My friend, Rick, was born and raised in Harpswell, Maine. He started lobstering at the age of 10, when he’d ride down to his skiff with bait bags hanging off the handlebars.
After graduating from Mt. Ararat a few years ahead of me, he worked at Bath Iron Works for 16 years. Then he left to serve as caretaker for a large, Cundy’s Harbor property. He does everything there – maintaining the buildings and boats, harvesting timber, landscaping. On top of that, he runs a successful lobster business.
The last thing he thought he’d be doing was hugging horses.
Rick’s boss brought horses to the property some five years ago. I was called to help this non-horseman learn the basics of safe handling and management.
Rick was edgy around horses.
When they snorted, he jumped.
When they spooked, he spooked more.
When they got their hooves trimmed, he gagged at the smell. (He was, however, unfazed by the stench of bait.)
But talk about a Quick Study. It wasn’t long before Rick was on his own, managing all the challenges with intelligence and sensitivity. Not only did he master horse care, he came to love it.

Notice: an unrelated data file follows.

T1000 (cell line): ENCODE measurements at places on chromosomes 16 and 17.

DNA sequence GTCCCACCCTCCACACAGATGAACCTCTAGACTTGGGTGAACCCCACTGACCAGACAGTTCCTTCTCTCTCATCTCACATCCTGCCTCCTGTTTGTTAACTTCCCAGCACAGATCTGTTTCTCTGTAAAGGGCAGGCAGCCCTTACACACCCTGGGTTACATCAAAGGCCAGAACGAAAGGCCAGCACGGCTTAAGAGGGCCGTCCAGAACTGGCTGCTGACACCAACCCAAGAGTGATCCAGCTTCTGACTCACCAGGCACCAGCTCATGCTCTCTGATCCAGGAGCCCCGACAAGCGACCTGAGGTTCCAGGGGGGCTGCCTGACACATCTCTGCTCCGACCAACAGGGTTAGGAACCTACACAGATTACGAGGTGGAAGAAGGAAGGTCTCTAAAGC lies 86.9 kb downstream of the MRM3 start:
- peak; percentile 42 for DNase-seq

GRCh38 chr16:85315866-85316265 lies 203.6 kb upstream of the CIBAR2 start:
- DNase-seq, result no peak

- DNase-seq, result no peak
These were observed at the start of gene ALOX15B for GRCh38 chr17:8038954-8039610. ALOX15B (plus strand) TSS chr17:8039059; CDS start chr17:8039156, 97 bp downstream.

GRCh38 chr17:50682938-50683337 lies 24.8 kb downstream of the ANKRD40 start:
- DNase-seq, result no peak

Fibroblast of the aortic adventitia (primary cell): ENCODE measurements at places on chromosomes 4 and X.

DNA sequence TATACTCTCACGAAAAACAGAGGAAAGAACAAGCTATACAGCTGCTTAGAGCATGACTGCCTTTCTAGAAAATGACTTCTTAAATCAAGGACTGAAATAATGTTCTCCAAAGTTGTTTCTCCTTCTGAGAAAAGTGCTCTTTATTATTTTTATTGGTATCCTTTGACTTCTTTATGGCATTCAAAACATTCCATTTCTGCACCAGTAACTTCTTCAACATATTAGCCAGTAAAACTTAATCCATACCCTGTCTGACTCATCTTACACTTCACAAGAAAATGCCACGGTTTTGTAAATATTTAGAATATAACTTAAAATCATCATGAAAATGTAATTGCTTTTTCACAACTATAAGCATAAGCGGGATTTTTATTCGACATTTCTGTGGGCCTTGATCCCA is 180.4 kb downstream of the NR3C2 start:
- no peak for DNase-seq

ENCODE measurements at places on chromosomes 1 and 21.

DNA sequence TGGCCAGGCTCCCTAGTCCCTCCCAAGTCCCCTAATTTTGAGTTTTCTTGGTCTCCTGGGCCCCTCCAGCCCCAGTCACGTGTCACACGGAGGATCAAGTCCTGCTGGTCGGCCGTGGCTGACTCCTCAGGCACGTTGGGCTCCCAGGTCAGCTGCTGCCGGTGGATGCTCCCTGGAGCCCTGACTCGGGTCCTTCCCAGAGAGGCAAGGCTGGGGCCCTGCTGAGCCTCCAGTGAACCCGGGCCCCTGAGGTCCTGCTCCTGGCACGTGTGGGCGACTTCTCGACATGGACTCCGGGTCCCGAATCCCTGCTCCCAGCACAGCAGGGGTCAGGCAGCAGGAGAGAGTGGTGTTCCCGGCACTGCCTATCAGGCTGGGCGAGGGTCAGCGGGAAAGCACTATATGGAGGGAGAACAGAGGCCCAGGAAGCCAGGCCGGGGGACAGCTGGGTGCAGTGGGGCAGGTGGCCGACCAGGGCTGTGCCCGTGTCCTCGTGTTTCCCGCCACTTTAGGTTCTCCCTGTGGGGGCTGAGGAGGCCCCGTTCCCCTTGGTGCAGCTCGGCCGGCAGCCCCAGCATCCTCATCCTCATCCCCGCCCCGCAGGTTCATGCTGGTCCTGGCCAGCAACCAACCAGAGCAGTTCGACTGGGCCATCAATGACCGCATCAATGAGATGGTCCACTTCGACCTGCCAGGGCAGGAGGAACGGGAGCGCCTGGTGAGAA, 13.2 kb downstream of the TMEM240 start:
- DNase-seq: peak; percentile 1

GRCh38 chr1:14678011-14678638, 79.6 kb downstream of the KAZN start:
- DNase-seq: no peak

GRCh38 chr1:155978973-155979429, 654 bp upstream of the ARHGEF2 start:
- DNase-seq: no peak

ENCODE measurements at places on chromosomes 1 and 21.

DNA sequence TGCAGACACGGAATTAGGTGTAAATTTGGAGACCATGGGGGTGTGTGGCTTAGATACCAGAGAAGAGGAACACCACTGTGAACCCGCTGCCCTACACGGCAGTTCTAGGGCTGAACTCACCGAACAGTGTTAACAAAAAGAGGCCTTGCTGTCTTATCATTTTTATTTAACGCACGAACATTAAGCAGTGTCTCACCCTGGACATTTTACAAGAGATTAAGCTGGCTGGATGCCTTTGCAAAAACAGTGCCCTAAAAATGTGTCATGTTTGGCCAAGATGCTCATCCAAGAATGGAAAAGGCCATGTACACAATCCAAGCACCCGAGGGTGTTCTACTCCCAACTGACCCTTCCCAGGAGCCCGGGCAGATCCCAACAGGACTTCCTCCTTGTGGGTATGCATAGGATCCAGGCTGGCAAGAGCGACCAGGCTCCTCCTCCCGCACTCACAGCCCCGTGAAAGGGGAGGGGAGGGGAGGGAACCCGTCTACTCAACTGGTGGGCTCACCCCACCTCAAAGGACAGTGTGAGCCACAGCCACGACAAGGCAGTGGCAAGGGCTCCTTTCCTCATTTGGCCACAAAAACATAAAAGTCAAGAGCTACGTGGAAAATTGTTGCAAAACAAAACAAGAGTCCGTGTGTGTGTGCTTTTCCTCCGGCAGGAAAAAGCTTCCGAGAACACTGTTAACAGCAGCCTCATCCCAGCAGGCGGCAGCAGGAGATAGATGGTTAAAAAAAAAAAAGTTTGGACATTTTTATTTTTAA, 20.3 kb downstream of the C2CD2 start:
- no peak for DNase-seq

With perhaps a coffee or beer in hand, Rick has come to spend many a quiet moment just hanging with the horses at the barn.
He called me the other day. He wanted me to know about the passing of Cupcake, a big, gentle Clydesdale-Thoroughbred cross.
A vet came. The owner attended. Rick told them he couldn’t be there for it. He paused before telling me, “I said to them, you wouldn’t want to see a grown man cry now would you?”
Hang in there, Rick. We know your pain.